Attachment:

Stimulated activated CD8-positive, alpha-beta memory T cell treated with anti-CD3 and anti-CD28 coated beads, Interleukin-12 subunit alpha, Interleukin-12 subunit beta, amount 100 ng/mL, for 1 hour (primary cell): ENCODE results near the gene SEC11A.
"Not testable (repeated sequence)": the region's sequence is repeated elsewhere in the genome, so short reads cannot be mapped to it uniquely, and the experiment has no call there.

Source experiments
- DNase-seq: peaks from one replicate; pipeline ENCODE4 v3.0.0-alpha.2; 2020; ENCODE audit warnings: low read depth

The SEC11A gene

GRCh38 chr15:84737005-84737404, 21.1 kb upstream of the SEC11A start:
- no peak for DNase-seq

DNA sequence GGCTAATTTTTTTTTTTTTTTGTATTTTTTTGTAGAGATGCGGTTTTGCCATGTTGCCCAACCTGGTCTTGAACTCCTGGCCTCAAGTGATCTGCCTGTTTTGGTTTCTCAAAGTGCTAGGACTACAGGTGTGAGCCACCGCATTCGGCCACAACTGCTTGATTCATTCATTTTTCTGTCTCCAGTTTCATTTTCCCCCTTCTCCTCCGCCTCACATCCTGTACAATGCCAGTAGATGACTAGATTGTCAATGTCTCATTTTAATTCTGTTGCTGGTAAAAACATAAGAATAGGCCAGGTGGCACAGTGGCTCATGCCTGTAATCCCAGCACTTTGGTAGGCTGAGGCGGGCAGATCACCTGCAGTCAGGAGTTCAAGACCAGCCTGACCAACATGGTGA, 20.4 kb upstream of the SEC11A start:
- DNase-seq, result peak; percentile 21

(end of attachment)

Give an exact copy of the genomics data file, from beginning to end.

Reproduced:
Stimulated activated CD8-positive, alpha-beta memory T cell treated with anti-CD3 and anti-CD28 coated beads, Interleukin-12 subunit alpha, Interleukin-12 subunit beta, amount 100 ng/mL, for 1 hour (primary cell): ENCODE results near the gene SEC11A.
"Not testable (repeated sequence)": the region's sequence is repeated elsewhere in the genome, so short reads cannot be mapped to it uniquely, and the experiment has no call there.

Source experiments
- DNase-seq: peaks from one replicate; pipeline ENCODE4 v3.0.0-alpha.2; 2020; ENCODE audit warnings: low read depth

The SEC11A gene

GRCh38 chr15:84737005-84737404, 21.1 kb upstream of the SEC11A start:
- no peak for DNase-seq

DNA sequence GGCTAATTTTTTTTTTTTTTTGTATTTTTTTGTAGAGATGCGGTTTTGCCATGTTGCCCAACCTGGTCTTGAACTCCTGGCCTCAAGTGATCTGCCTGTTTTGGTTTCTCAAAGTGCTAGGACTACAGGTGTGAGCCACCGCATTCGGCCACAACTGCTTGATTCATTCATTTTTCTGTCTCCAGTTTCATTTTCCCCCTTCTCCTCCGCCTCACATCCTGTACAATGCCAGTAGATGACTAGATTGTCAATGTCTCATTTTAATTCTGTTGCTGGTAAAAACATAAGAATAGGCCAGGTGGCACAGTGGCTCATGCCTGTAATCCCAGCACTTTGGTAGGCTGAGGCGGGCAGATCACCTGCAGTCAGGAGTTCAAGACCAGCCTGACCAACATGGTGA, 20.4 kb upstream of the SEC11A start:
- DNase-seq, result peak; percentile 21